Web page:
20. On the third question that even otherwise there are no equitable grounds that can justify the order of the lower Court, Mr. O.V. Balaswami, learned Counsel appearing for the 11th respondent, contends that apart from Section 56 of the Transfer of Property Act the lower Court can pass an order on equitable grounds and the order of the lower Court cannot be challenged by the civil revision petitioners in the execution proceedings before the lower Court since the first respondent in the execution petition, namely, the second respondent herein, has filed a counter statement praying that the Court any order the sale of item 1 last and that items 2, 3, 4 and 5 may be sold earlier and the 10th respondent claimed that items 2, 3 and 5 may be sold last If the lower Court is to pass an order on equitable considerations it should be equity to all concerned. The lower Court did not consider the plea of the second respondent that item I may be sold as the last item. Even when allowing that items 2, 3 and 5 may be sold last, the Court has not set out the reasons for coming to such a conclusion. The 10th respondent had not paid the proportionate decree amount in discharge of the suit mortgage claim. When he has not paid any amount it is not known how the 10th respondent is entitled to equitable considerations in the matter of the sale of the properties. Further the civil revision petitioner will be entitled to the same consideration to which the 10th respondent will also be entitled. No doubt, the civil revision petitioner did not file any revision against R.E.A. No. 487 of 1976 which he filed for impleading him as a party in the execution proceedings. Since this Court had allowed the civil revision petitioner to file the above revision and in view of the fact he has deposited Rs. 1,00,000 (one lakh) towards the mortgage claim there is a change of circumstance and hence on equitable considerations he will have to be permitted to protect his interest in the execution proceedings. The earlier dismissal of the application in R.E.A. No. 487 of 1976 will not stand in the way. As per Order 22, Rule 10, Civil Procedure Code, in case of an assignment, creation or devolution of any interest during the pendency of a suit, the suit may, by leave of the Court, be continued by or against the person to or upon whom such interest has devolved. The civil revision petitioner relies on this provision and contends that he is entitled to continue the proceedings. The argument on behalf of the contesting respondent is that Order 22, Rule 10, Civil Procedure Code, can apply only in case of persons who have acquired an interest prior to the final decree for sale, and persons who have acquired an interest subsequent to the final decree for sale cannot take advantage of the same and step in during the execution proceedings. But in this case the sale in favour of the civil revision petitioner is dated 27th March, 1965, and the final decree was passed an 31st August, 1966 and the sale deed was registered on 6th February, 1977. Hence it dated back to the date of execution, viz., 27th March, 1965, and as such the civil revision petitioner can only be considered as a person who become entitled to the interest of the property prior to the passing of the final decree. In this view also the civil revision petitioner is entitled to take part in the execution proceedings. Considering the entire circumstances, I am of the view that the lower Court's order that items 1 and 4 should be sold first and items 2, 3 and 5 to be sold later is not supported by valid reasoning and the same will have to be set aside. Hence the above civil revision petition will have to be allowed and the matter remitted back to the lower Court for fresh disposal in the light of the observations made above. The lower Court will take into consideration the pleas of the subsequent purchasers and come to a conclusion bearing in mind the principles stated above.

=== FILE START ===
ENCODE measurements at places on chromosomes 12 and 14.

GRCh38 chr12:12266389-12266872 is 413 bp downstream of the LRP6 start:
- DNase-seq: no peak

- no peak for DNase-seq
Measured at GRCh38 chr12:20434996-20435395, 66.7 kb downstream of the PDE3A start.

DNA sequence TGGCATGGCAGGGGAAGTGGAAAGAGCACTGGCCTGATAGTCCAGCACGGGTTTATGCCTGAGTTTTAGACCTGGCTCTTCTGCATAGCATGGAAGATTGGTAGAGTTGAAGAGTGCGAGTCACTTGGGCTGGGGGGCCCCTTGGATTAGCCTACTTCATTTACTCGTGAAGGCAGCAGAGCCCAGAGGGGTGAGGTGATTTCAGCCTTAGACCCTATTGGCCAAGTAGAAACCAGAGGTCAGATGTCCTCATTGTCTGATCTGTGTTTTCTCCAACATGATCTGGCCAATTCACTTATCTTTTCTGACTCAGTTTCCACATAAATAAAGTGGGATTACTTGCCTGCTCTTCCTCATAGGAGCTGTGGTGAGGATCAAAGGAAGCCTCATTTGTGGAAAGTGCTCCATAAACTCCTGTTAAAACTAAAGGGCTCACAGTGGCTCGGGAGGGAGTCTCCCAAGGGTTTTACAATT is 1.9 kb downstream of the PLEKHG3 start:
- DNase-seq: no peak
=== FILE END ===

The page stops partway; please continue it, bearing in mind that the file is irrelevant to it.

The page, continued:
21. In the result C.R.P. No. 2337 of 1980 is allowed and the C.M.P. Nos. 7868 and 8862 of 1982 are dismissed. C.R.P. No. 2337 of 1980 is remitted to the lower Court for fresh disposal in the light of the observations made above. There will be no order as to costs in all the three matters.